Rapture Saturday has arrived. Someone is going to be left behind tonight and it's not just the 48,756 or-so fans at Gillette Stadium who won't be getting free hand warmers from the Patriots. After nearly four years of playoff damnation, New England will either take a big step toward salvation or go further down the shute.
All the Tim Tebow videos, photos of dogs Tebowing, the parodies, shirts, singing girlfriend proposals and Biblical verses will have no effect on what happens once the Patriots kick off and the Broncos receive (and we're not talking Communion here) sometime after 8 tonight. This AFC Divisional playoff between New England and Denver will come down to turnovers, the Patriots' offensive line giving Tom Brady time to throw in horrid conditions and whether or not Jesus will be too busy trying to end world hunger and vanquish Bain Capital to give Tebow a hand.
It has been 1,453 days since the Patriots won a playoff game. We started this count-up on Day 1 of this blog last September and we hope our math is correct. The Patriots have been in a state of purgatory as a franchise ever since Randy Moss squeezed that TD pass from Brady in Glendale few weeks after the 2008 New Hampshire primary. Brady walked off the field for the second-to-last time that night having given his team a 14-10 lead in Super Bowl XLII with 2:42 remaining and the keys to a 19-0 season. Then we had this:
Followed by this:
If that wasn't awful enough. We then witnessed Brady's knee injury, an 11-5 season that wasn't good enough for the playoffs, the Royal Wedding (between Tom and Gisele), Brady's return and a trip back to the playoffs topped with a home playoff game against the Ravens. That went something like this:
Another season left in ruins brought about more rebuilding. Aaron Hernandez. Gronk. A 14-2 regular season. Super Bowl talk and foot fetishes. But it hit a brick wall with a meltdown against the Jets made even worse by its conclusion Bart Scott's postgame farewell:
The pain of that disaster remains fresh even a year later. It spawned the likes of Albert Haynesworth, Shaun Ellis, Chad Ochocinco, Andre Carter, and Brian Waters. Very mixed results there. The Patriots just completed the most unsatisfying 13-3 season in NFL memory. A cold windy night in Foxborough might provide the right jolt to wake up this franchise that has been stuck in neutral since the last presidential election. From one perspective, the last two playoff losses somehow spell doom for tonight. It just seems like a sucker's set-up. Great regular season, a bunch of points, the infamous bend-but-don't-break defense, slow starts, weekly runs of 27, 24 or 49 unanswered points and everything falling into place for a trip to Indy. Been there, done that.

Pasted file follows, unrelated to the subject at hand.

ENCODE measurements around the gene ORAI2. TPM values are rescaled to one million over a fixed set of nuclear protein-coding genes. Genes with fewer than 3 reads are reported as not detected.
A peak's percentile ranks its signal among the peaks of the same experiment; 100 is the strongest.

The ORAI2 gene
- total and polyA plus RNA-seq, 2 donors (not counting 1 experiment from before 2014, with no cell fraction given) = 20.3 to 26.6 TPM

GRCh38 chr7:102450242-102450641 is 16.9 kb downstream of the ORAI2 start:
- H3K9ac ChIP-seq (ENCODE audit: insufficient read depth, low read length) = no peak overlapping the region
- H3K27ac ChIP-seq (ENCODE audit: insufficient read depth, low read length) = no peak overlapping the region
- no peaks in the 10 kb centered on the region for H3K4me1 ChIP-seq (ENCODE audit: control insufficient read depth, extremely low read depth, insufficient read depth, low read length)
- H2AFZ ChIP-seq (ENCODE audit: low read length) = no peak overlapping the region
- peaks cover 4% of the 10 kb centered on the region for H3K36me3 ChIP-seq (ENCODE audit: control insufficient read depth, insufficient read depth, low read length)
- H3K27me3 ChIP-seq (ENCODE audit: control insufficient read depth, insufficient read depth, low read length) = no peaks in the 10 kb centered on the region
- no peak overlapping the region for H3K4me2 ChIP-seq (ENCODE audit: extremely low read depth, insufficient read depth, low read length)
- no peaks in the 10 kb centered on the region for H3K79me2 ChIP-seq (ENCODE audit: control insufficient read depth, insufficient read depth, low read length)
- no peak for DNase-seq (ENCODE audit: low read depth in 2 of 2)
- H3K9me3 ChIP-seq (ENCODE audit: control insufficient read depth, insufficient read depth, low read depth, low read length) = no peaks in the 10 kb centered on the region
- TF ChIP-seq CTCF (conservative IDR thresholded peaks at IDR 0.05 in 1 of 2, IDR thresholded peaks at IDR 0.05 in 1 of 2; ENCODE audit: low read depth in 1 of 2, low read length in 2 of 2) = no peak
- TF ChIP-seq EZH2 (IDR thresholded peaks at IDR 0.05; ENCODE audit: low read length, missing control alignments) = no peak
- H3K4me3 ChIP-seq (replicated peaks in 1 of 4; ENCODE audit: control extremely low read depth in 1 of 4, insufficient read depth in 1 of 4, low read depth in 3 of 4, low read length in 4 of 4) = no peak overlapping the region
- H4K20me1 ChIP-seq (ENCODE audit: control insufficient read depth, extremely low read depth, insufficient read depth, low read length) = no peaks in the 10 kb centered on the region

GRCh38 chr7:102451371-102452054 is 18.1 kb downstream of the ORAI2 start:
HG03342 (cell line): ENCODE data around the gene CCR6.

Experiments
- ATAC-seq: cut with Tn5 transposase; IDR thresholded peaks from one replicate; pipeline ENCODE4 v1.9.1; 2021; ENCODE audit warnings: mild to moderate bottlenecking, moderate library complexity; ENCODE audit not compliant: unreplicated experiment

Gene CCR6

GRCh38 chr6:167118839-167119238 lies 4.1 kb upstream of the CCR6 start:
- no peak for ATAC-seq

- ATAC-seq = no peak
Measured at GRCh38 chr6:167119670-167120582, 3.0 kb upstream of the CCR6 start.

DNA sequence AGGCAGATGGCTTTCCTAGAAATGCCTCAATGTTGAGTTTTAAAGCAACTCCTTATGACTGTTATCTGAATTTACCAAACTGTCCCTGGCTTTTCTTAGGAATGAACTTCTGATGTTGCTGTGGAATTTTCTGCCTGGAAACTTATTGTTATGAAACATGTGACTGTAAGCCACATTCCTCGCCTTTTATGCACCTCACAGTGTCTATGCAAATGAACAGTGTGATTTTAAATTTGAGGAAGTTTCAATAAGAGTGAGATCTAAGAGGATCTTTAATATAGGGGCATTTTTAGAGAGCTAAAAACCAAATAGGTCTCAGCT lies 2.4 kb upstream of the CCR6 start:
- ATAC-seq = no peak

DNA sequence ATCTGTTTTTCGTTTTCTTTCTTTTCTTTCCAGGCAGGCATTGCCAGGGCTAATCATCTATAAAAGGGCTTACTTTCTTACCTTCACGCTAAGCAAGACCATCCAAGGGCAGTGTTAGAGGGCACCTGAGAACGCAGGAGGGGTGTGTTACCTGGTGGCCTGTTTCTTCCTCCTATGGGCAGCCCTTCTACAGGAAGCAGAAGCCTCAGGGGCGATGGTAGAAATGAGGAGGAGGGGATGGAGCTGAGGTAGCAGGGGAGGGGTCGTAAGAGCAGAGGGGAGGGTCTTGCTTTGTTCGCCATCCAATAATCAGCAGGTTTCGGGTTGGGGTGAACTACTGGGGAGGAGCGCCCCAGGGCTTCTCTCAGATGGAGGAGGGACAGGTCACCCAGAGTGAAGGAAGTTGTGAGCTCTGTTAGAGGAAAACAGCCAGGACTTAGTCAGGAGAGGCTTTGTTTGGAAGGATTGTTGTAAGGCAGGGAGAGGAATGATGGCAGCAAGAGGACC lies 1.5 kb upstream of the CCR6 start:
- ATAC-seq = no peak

But the Broncos are not the Jets or the Ravens of playoffs past. Denver gave up 357.8 yards and 24.4 points this season. The Jets team that terrorized Brady and the Pats last January had allowed just 19 points and 291.5 yards per game. Sure, last season the Pats had beaten the Jets 45-3 the month before their playoff matchup, just like the Pats had beaten the Broncos 41-23 four weeks before their playoff matchup. The 45-3 rout was a mirage. The Jets quit in the second quarter of that game. The 41-23 win was much more fundamentally sound, the Patriots rallied from a 16-7 deficit, ran for 141 yards and forced three key turnovers when the game was still in the balance.
Tim Tebow has captured the hearts and minds of America, His presence will bring historic TV ratings. His faith inspires and polarizes. He's managed to upstage Brady, Drew Brees, Aaron Rodgers and Cam Newton - at least off the field. His aura may force Bill Belichick to recoil like Dracula at sunrise when he shakes hands with Tebow before the game. The Hoodie might greet speaking in his best James Earl Jones voice and say: "Tim, I am your father" before taking out his light saber. We sold our souls during the Tuck Rule Game, long before anyone heard of "SpyGate."
The Patriots will be the villain tonight, especially if you take the 13 1/2 points. That's just fine with us. Nice guys don't always finish last, sometimes they just get knocked out in the second round of the playoffs.
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